Wisdom teeth are the last set of teeth in the back of the mouth to emerge. These are also known as molars. They typically start showing during your early to late teenage years. Some people can develop any number of wisdom teeth or none at all. Though on average, most people only have two or four.
Most pain from wisdom teeth is usually from them not fully pushing through the gum line. They end up becoming impacted. If left untreated or removed, they can cause swelling, pain, infection, headaches, and much more.
Wisdom teeth are the least necessary of all teeth, and their emergence can lead to a whole host of problems, such as:
- Pain or Tenderness: For some patients, they can teeth start to have pain in the jaw, other neighboring teeth. This pain can cause mild to severe headaches.
- Overcrowding: As your last molars start to come in, they will try to find a way to fit amongst your other teeth. This can cause overcrowding in the mouth and force existing teeth to shift or move.
- Sinus problems: As they develop and grow, the roots of upper wisdom teeth can put pressure on the sinuses. This can cause headaches, congestion, or sinusitis.
- Pericoronitis: Your new teeth can loosen the gums around the base of your other teeth. This allows food to become trapped in between them. It may cause pain, facial swelling, infection or more. You may also have difficulty eating food or closing your mouth. Some people may develop a fever or loose their appetite.
- Gum disease: Very problematic wisdom teeth can cause infections that increase the risk of gum disease. This can lead to enamel deterioration. The molar creating the problem and others around it may require extraction in severe cases. If left untreated, the infection can spread to the rest of the body resulting in serious medical complications over time.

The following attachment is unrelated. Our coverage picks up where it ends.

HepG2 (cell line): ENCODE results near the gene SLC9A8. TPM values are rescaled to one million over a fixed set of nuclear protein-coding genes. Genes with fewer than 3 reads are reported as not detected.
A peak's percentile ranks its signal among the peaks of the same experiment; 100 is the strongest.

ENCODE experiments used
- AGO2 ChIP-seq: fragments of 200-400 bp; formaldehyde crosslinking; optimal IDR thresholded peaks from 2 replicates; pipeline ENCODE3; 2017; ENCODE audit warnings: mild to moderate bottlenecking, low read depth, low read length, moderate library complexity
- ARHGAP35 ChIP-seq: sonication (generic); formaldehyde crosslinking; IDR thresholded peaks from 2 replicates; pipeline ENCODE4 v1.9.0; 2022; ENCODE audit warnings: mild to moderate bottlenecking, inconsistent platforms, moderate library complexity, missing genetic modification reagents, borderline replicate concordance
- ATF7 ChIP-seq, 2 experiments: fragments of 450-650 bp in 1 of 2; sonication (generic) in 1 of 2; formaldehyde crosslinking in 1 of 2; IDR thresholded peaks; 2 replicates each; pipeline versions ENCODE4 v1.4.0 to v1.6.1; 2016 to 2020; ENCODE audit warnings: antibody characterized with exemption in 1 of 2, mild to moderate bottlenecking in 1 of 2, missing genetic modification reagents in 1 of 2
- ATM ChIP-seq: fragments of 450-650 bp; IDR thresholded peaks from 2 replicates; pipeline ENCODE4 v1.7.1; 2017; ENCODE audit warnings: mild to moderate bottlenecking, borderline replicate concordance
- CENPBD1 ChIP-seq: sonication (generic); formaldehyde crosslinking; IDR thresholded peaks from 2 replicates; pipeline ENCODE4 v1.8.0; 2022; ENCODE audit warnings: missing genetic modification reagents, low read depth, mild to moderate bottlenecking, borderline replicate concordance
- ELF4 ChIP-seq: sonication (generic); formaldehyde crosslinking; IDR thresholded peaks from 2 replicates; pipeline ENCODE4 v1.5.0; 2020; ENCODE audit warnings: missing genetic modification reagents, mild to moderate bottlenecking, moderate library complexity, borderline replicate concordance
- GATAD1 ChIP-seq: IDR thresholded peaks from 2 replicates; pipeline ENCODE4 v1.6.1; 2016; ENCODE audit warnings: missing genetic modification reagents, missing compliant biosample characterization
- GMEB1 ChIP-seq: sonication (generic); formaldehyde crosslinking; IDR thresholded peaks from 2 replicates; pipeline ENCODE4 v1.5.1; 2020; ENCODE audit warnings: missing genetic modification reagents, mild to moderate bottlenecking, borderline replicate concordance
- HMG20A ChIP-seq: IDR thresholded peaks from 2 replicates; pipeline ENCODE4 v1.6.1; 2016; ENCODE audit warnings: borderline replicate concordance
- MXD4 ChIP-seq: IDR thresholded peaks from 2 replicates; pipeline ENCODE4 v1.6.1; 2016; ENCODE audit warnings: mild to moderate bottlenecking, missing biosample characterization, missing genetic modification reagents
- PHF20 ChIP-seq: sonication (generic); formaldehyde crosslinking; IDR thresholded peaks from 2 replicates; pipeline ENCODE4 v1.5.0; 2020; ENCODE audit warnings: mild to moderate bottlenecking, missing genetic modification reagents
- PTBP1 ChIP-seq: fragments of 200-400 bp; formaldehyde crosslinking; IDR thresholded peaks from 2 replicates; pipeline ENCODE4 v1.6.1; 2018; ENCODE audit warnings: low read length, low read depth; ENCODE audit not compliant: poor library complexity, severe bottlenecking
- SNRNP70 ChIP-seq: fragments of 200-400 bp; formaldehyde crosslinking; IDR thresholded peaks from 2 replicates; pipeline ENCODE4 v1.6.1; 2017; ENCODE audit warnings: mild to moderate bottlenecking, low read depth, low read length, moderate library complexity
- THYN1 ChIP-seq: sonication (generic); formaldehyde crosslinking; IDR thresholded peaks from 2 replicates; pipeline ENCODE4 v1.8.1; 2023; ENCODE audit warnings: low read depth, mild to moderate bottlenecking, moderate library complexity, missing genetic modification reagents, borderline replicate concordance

- Oral Cysts: This is when sacs, next to the new teeth, fill with fluid. They start to develop into cysts that cause damage to the soft tissue, roots and bone.
Removing Wisdom Teeth
You should always reach out to a dental professional for more information on procedures. That being said, the ideal age for wisdom teeth removal is between 18 and 24. This is before roots finish forming for the new teeth. Extraction for people over 24 years of age increases the surgical difficulty.
The removal process is either a preventive measure or performed to correct other complications caused by your teeth as they grow. Wisdom teeth that have fully come in can be easily removed by pulling them out. Teeth that are impacted or misaligned with the other teeth often require the removal of each tooth, typically by making an incision in the gum and drilling the bone for extraction.
Impacted wisdom teeth are very common. Depending on the difficulty level of the procedure, these teeth can be removed. This generally involves a local anesthetic with possible sedation.
Recovery time varies from patient to patient. It is also very depending on the complexity of the procedure, the type of anesthesia, and the damage the teeth have caused. Most patients recover quickly and within a week from wisdom tooth extraction. Be aware that it will take months for the wound site to heal completely. This healing should not affect your everyday activities except the cautions mentioned above immediately after the surgery. However, it is essential to pay attention to any signs of trouble and see your oral surgeon if needed.
Contact our staff at Dr.Drake DDS for more information about your wisdom teeth.